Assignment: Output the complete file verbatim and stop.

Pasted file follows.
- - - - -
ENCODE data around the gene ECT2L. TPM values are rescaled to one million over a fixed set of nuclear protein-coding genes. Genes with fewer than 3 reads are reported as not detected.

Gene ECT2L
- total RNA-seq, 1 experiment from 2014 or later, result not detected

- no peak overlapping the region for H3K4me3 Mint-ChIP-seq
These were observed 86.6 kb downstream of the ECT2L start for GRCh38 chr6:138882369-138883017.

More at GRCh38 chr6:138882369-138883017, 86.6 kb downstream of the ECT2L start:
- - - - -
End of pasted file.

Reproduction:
ENCODE data around the gene ECT2L. TPM values are rescaled to one million over a fixed set of nuclear protein-coding genes. Genes with fewer than 3 reads are reported as not detected.

Gene ECT2L
- total RNA-seq, 1 experiment from 2014 or later, result not detected

- no peak overlapping the region for H3K4me3 Mint-ChIP-seq
These were observed 86.6 kb downstream of the ECT2L start for GRCh38 chr6:138882369-138883017.

More at GRCh38 chr6:138882369-138883017, 86.6 kb downstream of the ECT2L start: